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Posted on August 4, 2006
On September 17, 1787, the United States Constitution was signed by 39 of the 55 delegates attending the Constitutional Convention in Philadelphia. Delegates from 12 states had gathered at the Convention with the purpose or revising the nation's first written charter, the Articles of Confederation. Instead, they discarded the nation's first system of government and created a new one they believed would provide the United States with a strong national government to deal with the many challenges of the Confederation. The Constitution was subsequently ratified by each of the original 13 states.
In 2004 Congress designated September 17 as a day to memorialize the Constitution. This September will be the second time America sees a nation-wide effort to observe and remember its founding with the designation of Constitution Day. Commemoration will take place on Monday, September 18 so students and teachers can participate in activities and lesson plans related to America's Founders and the Constitution.
This Web site provides a lesson plan and material from a variety of electronic CQ Press sources to help instructors and students observe Constitution Day. CQ Press resources include primary sources, pro/con debates on important constitutional issues, encyclopedia articles on the Constitution, expert commentary and analysis by CQ writers, and more. In addition, this site provides links to additional free sources available on the Web and links to CQ Press books and online collections related to the Constitution.
Below you will find a Constitution Day lesson plan designed by a CQ Press author. This lesson plan is intended for high school students, but can be modified for any grade level. In this document you will find an outline for learning the history of the Pledge of Allegiance and the Tinker v. Des Moines Independent School District decision, the key Supreme Court case establishing that students and teachers have First Amendment rights in schools. In addition to this lesson plan, this site features excerpts and discussion questions on school searches from Youth Justice In America (CQ PRESS 2005).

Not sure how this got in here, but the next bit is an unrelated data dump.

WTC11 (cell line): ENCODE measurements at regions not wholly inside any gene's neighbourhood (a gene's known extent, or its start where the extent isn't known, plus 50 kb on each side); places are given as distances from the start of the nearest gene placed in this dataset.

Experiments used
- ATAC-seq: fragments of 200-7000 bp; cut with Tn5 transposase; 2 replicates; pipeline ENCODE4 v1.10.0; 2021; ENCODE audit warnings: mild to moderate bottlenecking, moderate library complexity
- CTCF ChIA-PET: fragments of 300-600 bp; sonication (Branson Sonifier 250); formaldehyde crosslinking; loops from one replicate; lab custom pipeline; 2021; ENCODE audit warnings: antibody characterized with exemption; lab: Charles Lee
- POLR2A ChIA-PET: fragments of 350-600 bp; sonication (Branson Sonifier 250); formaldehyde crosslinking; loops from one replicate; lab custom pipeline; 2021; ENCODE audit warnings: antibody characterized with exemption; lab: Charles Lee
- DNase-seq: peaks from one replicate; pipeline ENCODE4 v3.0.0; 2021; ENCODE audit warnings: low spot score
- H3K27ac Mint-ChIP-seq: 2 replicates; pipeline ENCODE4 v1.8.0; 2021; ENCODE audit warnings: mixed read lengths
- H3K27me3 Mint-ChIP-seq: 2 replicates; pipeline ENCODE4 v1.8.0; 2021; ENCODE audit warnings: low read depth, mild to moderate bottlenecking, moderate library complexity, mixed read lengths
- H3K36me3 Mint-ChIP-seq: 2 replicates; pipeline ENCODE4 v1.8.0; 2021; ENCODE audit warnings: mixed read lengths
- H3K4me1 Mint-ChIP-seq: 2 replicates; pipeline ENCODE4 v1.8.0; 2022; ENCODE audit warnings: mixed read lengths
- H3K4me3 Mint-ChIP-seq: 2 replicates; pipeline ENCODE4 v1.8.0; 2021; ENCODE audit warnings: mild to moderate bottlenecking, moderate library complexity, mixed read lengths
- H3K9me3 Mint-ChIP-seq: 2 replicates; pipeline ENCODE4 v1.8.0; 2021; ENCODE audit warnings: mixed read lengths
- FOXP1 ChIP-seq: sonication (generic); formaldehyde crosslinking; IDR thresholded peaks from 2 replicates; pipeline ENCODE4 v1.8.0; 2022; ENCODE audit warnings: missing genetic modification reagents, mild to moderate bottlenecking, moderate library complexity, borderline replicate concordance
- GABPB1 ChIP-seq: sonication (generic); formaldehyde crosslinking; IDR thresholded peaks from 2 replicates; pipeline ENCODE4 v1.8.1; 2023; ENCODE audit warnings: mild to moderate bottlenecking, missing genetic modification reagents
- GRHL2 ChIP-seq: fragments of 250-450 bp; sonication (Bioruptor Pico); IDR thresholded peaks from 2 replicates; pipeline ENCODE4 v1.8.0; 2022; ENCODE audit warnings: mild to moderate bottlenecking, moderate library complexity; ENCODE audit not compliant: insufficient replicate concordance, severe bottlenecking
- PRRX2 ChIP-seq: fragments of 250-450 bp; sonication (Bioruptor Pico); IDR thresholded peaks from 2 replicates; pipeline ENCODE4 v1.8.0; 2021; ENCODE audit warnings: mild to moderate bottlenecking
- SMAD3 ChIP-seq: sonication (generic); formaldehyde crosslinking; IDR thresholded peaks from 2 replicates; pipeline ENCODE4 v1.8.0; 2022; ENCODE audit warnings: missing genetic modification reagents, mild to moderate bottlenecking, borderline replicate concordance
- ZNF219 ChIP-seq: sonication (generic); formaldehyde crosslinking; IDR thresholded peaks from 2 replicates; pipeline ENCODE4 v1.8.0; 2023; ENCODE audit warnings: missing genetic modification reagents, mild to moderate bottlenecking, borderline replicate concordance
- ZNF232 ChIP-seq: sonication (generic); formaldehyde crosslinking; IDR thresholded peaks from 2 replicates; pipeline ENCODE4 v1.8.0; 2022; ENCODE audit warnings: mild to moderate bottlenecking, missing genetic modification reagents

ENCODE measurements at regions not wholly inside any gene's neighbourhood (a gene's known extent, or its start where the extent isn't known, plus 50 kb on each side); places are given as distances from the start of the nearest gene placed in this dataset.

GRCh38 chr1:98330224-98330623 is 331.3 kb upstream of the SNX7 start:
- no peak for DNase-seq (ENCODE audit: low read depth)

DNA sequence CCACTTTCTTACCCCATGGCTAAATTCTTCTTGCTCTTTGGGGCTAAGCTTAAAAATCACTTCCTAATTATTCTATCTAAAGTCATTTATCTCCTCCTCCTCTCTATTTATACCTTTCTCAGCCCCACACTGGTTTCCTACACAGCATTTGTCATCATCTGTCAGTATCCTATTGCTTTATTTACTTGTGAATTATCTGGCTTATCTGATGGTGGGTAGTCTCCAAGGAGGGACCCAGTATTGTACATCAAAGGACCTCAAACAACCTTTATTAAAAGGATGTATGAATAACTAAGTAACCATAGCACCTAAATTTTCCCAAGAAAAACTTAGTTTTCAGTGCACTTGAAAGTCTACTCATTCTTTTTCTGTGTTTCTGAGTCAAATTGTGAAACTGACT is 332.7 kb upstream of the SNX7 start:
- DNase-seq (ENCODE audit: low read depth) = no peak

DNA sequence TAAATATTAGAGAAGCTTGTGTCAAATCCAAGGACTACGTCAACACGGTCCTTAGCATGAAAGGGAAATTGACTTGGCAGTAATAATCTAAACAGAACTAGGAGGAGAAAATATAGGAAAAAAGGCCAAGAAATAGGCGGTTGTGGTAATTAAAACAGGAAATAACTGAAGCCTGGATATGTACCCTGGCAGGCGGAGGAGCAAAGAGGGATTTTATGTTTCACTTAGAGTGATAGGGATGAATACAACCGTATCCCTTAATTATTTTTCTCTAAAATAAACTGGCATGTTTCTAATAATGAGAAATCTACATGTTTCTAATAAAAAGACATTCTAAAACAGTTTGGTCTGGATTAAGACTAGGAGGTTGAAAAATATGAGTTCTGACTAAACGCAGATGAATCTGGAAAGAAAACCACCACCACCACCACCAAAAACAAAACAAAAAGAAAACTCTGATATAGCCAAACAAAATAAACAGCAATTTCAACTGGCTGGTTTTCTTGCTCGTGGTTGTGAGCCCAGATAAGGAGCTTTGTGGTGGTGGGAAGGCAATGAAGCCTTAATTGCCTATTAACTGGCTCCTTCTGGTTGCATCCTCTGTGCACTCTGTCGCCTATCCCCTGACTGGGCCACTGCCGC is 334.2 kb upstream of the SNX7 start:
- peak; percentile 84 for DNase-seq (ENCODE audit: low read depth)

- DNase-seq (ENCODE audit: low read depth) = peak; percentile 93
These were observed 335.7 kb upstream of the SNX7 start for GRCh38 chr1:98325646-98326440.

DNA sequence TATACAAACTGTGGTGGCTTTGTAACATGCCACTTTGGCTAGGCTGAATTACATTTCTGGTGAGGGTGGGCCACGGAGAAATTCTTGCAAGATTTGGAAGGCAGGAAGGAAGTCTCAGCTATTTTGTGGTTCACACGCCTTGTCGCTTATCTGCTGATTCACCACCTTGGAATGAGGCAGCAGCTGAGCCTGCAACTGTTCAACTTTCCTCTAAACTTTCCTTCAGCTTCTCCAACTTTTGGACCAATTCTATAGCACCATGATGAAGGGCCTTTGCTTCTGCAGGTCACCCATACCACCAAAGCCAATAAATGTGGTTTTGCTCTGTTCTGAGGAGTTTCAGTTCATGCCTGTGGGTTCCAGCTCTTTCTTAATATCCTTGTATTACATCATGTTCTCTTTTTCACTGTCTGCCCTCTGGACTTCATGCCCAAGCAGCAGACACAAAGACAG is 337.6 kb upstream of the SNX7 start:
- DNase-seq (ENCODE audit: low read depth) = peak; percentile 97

For anyone interested in gaining a better understanding of the nature of constitutions in general and background information on the U.S. Constitution, we highly recommend The Evolving Constitution essay listed in CQ Press Full-Text Documents section below. This essay provides insightful information on the theory behind written constitutions and illuminates the historical significance of the U.S. Constitution and the events leading up to the American Revolution and the ratification of the Constitution.
CQ Press is proud to continue the Poynter Institute's legacy of academic excellence and editorial independence. The Poynter Institute is a school and research center dedicated to promoting excellence and integrity in the practice of journalism.